Explaining EMDR to children

EMDR, or Eye Movement Desensitization and Reprocessing, is a powerful therapy that helps people process and heal from traumatic experiences. While it’s incredibly effective, explaining EMDR to children can be a challenging task.

Whether as a caregiver you are trying to help the child learn more about EMDR, or you are interested in how this process is explained in the session, this information might be helpful to get a better understanding of this amazing form of therapy.

What is important to note that with younger children it is not uncommon for parents to be invited to be a part of the EMDR session.

  1. Start with the Basics

Begin by explaining the fundamental idea behind EMDR. You can say something like, “EMDR is a special kind of therapy that helps people feel better when they have scary or sad memories that make them feel upset.”

  1. Introduce the Brain’s Superpower

Next, introduce the brain’s amazing ability to heal itself. Say something like, “Our brains are like superheroes! They have a special power that helps us feel better after something scary or bad happens. It’s like a built-in superpower just for us!”

  1. The EMDR “Magic”

Explain EMDR in simple terms. Say, “EMDR is a special way that helps our brains use their healing power.  It helps us feel better about things that used to make us really upset.”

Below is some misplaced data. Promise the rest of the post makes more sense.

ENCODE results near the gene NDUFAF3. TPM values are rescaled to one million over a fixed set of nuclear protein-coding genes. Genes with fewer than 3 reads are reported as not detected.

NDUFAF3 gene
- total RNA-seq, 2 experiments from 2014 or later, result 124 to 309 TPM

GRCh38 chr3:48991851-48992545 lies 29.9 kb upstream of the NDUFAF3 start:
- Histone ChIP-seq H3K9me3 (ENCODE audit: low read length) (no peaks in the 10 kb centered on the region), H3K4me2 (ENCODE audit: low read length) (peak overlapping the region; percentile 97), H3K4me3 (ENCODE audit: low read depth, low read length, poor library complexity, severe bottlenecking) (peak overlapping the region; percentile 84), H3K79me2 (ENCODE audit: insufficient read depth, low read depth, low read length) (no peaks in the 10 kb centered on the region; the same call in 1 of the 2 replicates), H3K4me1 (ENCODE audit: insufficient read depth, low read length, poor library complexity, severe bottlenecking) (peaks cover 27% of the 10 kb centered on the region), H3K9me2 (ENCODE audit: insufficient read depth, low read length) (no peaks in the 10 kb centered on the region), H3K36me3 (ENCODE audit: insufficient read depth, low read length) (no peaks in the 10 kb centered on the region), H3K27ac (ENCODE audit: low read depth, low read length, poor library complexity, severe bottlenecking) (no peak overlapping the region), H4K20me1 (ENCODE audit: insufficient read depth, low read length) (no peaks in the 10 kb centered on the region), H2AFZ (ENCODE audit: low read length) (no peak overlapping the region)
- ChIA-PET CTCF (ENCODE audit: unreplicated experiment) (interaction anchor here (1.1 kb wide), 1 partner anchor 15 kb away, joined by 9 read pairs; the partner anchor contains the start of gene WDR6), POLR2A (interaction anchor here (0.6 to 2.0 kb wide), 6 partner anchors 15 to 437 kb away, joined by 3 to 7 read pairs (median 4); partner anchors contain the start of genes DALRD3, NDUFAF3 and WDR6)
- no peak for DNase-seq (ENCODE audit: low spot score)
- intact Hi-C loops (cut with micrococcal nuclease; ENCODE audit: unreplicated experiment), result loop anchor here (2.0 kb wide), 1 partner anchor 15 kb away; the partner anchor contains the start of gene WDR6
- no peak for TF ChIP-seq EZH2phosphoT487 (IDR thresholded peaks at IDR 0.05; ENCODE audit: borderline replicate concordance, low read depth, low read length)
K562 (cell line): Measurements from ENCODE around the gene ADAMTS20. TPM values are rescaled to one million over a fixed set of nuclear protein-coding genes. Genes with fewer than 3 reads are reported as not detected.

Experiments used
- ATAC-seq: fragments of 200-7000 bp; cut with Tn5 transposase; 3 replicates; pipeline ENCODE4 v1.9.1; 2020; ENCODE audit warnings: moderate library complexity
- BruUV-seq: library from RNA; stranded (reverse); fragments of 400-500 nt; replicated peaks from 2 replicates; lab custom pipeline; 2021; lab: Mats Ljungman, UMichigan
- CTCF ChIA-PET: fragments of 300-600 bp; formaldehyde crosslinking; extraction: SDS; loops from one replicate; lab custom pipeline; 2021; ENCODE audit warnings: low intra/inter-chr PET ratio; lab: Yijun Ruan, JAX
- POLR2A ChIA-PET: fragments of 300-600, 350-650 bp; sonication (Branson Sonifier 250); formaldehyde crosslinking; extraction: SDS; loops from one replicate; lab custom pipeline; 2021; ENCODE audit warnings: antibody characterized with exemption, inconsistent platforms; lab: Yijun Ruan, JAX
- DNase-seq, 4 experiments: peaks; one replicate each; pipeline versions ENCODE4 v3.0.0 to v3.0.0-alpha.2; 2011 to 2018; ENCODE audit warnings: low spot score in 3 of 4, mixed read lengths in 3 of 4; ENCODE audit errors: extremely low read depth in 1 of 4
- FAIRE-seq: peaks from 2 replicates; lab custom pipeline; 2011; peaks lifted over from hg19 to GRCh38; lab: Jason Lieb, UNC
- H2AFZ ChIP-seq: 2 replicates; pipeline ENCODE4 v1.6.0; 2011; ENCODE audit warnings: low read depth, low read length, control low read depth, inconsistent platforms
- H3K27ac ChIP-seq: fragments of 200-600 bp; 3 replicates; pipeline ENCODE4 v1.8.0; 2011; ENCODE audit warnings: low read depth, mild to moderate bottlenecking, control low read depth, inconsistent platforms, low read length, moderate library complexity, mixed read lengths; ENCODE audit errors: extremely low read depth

1. Talk About the Therapist

Explain that there is a special person, called a therapist, who helps with EMDR. Emphasize that the therapist is there to listen and support them. They’re here to make sure we feel safe and okay.

  1. Address Questions and Concerns

Encourage your child to ask questions. Answer them honestly and in language they can understand. If they express worries or fears, validate their feelings and reassure them.

  1. Explain the Process

Describe what a typical EMDR session might look like. You can say, “During an EMDR session, we’ll sit in a cozy room and talk to the therapist. They might ask us to think about something that makes us feel upset, but it’s okay because they’re right there with us. Sometimes, we might do something like watching moving lights or tapping our hands gently. It’s all part of helping our brain use its superpower.”

  1. Focus on the Positive

Highlight the positive outcomes of EMDR. Say, “After we do EMDR, we might start to feel better about the things that used to bother us. It’s like taking a big step towards feeling strong and happy again.”